From Uruk to L.A.: Ancient Mesopotamia at the Getty Villa

Tablet with Proto-cuneiform Inscription, late Uruk period, 3400–3100 BC, unfired clay. Musée du Louvre, Department of Near Eastern Antiquities, Paris. Purchase, 1988 (Erlenmeyer collection). Image © RMN-Grand Palais / Art Resource, NY. Photo: Franck Raux
July 13, 2021
1:00 P.M EDT

American Friends of the Louvre was pleased to invite you to an online lecture on Ancient Mesopotamia organized by the Getty and presented by Ariane Thomas, director of the Department of Ancient Near Eastern Antiquities at the Louvre. Ms. Thomas discussed the advancements made by the Mesopotamian civilization in relation to artifacts displayed in the exhibition “Mesopotamia: Civilization Begins” recently on view at the Getty Villa.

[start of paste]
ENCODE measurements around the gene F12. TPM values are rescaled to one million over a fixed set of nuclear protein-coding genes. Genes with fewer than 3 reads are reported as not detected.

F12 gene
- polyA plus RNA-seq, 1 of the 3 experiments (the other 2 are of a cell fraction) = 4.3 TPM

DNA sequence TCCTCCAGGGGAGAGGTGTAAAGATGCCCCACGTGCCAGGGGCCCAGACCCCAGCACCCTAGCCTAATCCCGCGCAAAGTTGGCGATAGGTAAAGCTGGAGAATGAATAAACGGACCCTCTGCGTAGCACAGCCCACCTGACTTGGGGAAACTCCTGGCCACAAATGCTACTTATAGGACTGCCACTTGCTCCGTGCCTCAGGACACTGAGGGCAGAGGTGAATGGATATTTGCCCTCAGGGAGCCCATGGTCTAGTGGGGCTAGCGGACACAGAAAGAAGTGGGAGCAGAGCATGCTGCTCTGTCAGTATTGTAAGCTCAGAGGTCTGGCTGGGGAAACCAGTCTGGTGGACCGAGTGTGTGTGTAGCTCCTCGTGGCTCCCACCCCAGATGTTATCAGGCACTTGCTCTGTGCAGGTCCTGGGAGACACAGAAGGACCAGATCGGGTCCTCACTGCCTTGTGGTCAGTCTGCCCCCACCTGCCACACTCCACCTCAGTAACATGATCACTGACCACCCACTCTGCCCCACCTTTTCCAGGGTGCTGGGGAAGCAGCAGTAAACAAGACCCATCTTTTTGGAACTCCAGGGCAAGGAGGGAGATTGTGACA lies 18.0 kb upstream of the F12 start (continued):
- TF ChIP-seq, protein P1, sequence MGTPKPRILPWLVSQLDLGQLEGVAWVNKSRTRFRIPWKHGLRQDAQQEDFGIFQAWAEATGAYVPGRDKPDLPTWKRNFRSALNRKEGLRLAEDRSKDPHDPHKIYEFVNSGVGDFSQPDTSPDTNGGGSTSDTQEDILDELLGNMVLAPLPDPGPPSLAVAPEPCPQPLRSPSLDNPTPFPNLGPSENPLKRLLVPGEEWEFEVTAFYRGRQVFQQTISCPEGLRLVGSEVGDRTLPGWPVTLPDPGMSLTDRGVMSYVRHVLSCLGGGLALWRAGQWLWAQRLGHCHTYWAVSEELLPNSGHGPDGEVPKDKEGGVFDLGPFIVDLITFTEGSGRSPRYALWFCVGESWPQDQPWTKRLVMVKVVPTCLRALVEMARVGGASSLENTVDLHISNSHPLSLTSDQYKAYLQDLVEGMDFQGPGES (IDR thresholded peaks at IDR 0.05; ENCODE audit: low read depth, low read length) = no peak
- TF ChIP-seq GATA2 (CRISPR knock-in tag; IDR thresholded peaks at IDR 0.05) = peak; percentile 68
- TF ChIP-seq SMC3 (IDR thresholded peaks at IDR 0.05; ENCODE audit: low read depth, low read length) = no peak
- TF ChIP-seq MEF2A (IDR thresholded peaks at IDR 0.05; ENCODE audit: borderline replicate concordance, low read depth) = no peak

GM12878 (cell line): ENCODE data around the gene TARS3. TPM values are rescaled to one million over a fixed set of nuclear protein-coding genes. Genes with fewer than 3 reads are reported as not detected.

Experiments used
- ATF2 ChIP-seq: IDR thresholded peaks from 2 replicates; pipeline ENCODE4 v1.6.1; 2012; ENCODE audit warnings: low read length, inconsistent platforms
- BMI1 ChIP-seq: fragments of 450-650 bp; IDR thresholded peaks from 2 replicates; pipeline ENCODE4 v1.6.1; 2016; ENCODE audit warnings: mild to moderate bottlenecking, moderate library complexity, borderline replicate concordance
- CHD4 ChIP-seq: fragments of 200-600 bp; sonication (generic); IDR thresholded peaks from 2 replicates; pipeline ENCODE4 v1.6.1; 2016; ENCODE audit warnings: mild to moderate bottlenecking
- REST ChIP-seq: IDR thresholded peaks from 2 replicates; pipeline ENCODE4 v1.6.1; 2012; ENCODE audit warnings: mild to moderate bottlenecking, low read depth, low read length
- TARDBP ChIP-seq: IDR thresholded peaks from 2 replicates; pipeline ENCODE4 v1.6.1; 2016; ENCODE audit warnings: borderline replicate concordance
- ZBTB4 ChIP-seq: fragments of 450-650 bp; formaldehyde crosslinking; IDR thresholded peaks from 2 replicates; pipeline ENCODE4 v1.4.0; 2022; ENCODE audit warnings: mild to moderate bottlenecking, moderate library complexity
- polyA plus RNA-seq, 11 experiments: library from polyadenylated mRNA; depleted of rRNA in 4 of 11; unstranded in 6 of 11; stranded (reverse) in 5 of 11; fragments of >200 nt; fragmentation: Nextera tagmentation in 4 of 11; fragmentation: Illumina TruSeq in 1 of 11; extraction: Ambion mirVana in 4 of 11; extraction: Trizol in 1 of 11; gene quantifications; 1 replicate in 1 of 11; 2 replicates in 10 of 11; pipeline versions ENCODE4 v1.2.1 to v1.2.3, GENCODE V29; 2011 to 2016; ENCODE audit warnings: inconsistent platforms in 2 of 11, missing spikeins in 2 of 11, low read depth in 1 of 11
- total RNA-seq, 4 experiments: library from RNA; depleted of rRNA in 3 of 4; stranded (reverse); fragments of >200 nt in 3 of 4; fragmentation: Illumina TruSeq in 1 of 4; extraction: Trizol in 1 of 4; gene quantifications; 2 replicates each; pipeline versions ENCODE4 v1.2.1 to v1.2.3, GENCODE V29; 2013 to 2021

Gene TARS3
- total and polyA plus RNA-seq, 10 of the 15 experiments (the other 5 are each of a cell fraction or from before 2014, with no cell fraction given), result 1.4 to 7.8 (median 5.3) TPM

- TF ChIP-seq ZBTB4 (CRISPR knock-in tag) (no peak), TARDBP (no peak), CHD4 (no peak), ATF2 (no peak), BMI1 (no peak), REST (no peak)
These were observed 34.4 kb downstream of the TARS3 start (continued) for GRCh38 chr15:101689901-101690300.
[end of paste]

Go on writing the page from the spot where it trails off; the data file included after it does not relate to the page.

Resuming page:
Ancient Mesopotamia is considered the birthplace of writing and with it, recorded history. Its people also built the world’s first cities and developed the oldest known political and administrative systems, mostly centered in what is now Iraq. Although our present lifestyle and beliefs seem very different, we are the heirs to these fundamental “firsts.”

A Q&A followed the lecture with Thomas and Timothy Potts, Maria Hummer-Tuttle and Robert Tuttle Director of the J. Paul Getty Museum.